RE: [gthomas] sons of God = angels of whom satan/the evil half god was one = ...
- Tom Westbury said:
[I have omitted Herold Helm's backquote from one of my posts about
possible connections between gnosticism and magical traditions]
>>This [quote] is interesting in light of Stevan Davies' essay:http://www.miseri.edu/users/davies/thomas/oracles.htm ORACLES OF
in which he argues that the Gospel of Thomas is not a collection of
wisdom sayings at all but rather an Oracles Text in which someone with
a problem goes to a diviner (magician, fortune teller, etc) who gives
him a set of dice to toss. A number comes up that corresponds with one
of the "sayings" and the two try to figure out what it means in
relationship to the problem.<<
>>Going back and reading the entire collection [of sayings in the GoT]it does appear that most of them are obscure, opaque and can be
interpreted in just about any way you desire. Since it appears to be
stratified it is possible that the original was a pagan oracles list
which was then "Christianized" somewhat to appeal to an Egyptian
Christian audience with the assistance of the diviner.<<
To think of the GoT as a set of oracular sayings is going in a
different direction than I was implying by my original statement.
Actually, the GoT is not overtly "Gnostic" at all (although a few
sayings seem to have at least some connection with known gnostic
doctrine), so my statements really relate more to the other, more
obviously "Gnostic", books found at Nag Hammadi.
Davies' suggestion that the GoT may be (in some early(?) recension,
anywise) a set of oracular sayings is interesting, but there are
problems. For instance, there is no key to allow quick interpretation
such as there is with the Homeric oracles in PGM VII.1-148, which has
three columns of numbers relating to dice combinations (and not the
editor's convenient reference numbers).
The sayings are stylistically separated from one another, which would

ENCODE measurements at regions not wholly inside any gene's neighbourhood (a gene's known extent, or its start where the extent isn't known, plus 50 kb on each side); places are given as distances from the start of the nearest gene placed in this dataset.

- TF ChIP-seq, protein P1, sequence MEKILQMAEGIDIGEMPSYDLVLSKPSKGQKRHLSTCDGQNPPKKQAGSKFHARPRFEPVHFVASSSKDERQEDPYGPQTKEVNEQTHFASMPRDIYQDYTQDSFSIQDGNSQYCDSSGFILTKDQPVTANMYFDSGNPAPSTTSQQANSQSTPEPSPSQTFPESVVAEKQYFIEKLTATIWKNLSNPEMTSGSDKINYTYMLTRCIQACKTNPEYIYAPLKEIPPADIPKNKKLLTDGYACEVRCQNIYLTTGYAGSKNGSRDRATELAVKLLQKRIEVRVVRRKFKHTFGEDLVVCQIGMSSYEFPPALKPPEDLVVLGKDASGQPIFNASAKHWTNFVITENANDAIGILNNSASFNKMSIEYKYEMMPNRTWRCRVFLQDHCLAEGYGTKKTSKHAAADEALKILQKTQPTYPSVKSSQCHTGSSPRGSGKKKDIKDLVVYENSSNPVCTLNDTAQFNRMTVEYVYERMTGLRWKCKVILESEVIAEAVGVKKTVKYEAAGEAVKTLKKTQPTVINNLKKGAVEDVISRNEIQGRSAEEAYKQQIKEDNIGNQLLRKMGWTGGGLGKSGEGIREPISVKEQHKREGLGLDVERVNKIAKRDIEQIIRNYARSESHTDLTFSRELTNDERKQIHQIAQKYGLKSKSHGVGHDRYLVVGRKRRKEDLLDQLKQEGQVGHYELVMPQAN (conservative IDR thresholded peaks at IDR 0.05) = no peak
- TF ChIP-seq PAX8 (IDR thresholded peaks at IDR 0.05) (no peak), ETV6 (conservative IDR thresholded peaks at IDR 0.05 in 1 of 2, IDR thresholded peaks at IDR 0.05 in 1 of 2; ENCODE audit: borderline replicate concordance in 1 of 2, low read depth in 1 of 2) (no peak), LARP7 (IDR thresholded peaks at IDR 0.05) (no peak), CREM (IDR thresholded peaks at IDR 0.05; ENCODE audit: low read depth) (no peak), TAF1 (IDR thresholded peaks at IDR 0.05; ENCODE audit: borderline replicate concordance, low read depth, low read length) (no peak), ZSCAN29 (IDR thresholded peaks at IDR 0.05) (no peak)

perhaps be what might be expected if it was being used by mystics who
spent a lot of time contemplating deep thoughts, one saying at a time.
Is not one of the views being expressed a lot recently that the GoT
originates among a Syrian "self awareness" movement? I think that
examples of deep contemplation hinging around relatively obtuse
sayings could be found in a number of meditative traditions.
I did look at Davies' article, and though it was not clear it did seem
as though he was casting doubt on the degree of structure that can be
attributed to "Q." I do know that Kloppenborg (_Formation of Q_)
leaves open the possibility that some of the sayings were not Jesus'
but were appropriated from some less known collection and then
attributed to him. Your suggestion that "it is possible that the
original [GoT] was a pagan oracles list which was then 'Christianized'
somewhat" could also describe an original "Q" (replacing "oracles
list" with "chriae list"), whether or not a connection to oracular
divination is correct. Motivations other than divination (such as a
conscious attempt to cast Jesus in the mold of a harmless philosopher
as opposed to the commonly held opinion, probably something more
subversive) could readily explain such borrowing.
Now it would be *really* interesting it *that* were adopted as the
scholarly consensus! <g>
Cleveland, Ohio, USA